Diabetes sufferers who participate in aerobic and resistance exercises are more likely to exhibit lower glucose concentrations in their blood streams than sedentary patients, a new study, published in the November issue of American Physical Therapy Association (APTA)'s Physical Therapy Journal (PTJ) reveals. This happens because continuous exercises influence the components of the human fat cells, which play a major role in the onset and development of both diabetes and obesity. "This study, which comes as the nation marks American Diabetes Month, is especially pertinent in light of new research highlighting the escalating costs and serious side effects of certain diabetes drugs. Patients with diabetes and their health care providers should be encouraged that physical therapy has been shown to be a cost-effective and safe treatment alternative," argued lead study researcher, Robin L Marcus, PT, PhD, OCS, who is also an assistant professor at the Department of Physical Therapy at University of Virginia.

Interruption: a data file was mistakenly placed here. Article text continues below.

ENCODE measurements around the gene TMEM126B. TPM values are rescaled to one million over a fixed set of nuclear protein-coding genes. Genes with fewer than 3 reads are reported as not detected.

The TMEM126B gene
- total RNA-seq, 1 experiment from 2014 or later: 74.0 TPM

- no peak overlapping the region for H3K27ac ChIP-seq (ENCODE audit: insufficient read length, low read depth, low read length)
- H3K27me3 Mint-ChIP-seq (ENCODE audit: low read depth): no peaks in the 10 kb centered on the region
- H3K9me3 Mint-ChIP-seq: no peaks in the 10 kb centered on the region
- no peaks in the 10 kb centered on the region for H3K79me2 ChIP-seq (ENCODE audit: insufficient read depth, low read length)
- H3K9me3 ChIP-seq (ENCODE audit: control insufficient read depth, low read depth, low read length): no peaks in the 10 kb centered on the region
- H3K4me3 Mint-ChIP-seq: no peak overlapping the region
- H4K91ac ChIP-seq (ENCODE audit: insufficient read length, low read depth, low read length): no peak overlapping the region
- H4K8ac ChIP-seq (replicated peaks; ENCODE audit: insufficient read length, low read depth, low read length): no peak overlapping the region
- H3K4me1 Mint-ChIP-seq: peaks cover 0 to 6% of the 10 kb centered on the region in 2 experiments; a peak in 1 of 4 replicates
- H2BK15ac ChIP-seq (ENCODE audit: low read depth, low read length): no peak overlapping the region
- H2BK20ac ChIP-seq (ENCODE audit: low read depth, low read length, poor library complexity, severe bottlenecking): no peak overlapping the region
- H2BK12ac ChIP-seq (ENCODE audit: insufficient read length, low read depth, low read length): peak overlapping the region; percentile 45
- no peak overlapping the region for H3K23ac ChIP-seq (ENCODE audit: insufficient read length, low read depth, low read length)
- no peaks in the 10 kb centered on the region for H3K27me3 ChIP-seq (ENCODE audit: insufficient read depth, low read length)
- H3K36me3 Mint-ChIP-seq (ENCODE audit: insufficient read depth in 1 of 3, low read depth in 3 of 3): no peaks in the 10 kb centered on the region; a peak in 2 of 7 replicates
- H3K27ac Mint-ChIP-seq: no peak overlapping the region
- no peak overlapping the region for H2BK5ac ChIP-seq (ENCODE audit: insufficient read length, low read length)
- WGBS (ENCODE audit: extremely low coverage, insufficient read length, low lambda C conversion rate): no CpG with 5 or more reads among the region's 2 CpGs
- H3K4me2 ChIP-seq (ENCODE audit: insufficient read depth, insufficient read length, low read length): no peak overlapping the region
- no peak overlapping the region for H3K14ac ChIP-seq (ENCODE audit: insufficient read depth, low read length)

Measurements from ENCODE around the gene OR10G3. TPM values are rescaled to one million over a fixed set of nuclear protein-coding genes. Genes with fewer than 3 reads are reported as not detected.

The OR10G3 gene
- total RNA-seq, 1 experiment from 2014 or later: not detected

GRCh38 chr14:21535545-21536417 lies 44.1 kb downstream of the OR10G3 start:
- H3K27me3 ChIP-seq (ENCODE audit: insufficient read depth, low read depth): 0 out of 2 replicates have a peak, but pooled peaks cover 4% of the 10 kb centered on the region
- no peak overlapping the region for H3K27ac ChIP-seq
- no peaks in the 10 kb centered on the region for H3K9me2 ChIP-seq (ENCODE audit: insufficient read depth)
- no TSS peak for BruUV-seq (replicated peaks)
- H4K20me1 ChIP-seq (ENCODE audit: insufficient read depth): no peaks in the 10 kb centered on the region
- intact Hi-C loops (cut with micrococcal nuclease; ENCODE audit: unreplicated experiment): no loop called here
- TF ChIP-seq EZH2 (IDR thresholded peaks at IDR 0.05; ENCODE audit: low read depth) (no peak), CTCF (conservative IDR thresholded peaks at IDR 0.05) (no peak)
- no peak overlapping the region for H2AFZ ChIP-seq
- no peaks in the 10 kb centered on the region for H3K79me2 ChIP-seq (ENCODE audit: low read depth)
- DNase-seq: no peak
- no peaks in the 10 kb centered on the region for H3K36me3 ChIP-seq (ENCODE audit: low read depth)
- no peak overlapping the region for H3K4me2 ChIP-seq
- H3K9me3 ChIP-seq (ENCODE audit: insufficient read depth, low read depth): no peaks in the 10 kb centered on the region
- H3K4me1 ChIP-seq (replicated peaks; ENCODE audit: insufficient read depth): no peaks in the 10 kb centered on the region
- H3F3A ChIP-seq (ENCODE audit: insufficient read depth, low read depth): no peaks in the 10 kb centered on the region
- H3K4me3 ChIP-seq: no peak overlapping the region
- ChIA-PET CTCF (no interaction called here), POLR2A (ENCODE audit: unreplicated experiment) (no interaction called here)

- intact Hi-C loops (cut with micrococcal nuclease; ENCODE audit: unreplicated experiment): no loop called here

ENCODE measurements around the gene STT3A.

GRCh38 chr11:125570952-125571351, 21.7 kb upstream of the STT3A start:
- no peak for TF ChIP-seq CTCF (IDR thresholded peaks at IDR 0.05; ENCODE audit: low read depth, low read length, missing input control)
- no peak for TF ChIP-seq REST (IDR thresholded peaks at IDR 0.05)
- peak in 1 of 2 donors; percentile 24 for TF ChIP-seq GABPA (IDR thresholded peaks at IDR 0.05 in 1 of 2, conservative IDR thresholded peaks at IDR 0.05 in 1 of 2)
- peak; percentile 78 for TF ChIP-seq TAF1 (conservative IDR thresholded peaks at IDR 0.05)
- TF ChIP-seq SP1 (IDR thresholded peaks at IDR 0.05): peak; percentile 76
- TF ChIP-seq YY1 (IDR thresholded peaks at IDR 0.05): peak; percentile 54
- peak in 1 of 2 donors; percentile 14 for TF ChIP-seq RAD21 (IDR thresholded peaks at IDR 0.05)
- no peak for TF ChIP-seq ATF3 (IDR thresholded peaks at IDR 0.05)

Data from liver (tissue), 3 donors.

The study, conducted on 15 people suffering from type II diabetes over the course of 16 weeks, compared the results obtained by the two work groups the participants had been divided in. One of them, comprising of seven test subjects, performed both aerobic and resistance exercises, while the other, composed of the eight remaining participants, only took aerobic courses during that time.
At the end of the survey, the results showed that the former group obtained much more concrete results than the latter, in terms of glucose control. Strenuous exercises influenced the number of fat cells in the body and reduced their influence on the metabolic system. The body was able to absorb energy from nutrients more efficiently and consumed it right afterwards, preventing the forming of new fat cells, thus controlling weight.
“Although aerobic exercise is still key in treating diabetes, it should not be used in isolation. As people age, they lose muscle mass and, subsequently, mobility, resulting in a greater risk of falls. Adding resistance training to the diabetes treatment regime leads to improved thigh lean tissue which, in turn, may be an important way for patients to increase resting metabolic rate, protein reserve, exercise tolerance, and functional mobility,” Robin concluded.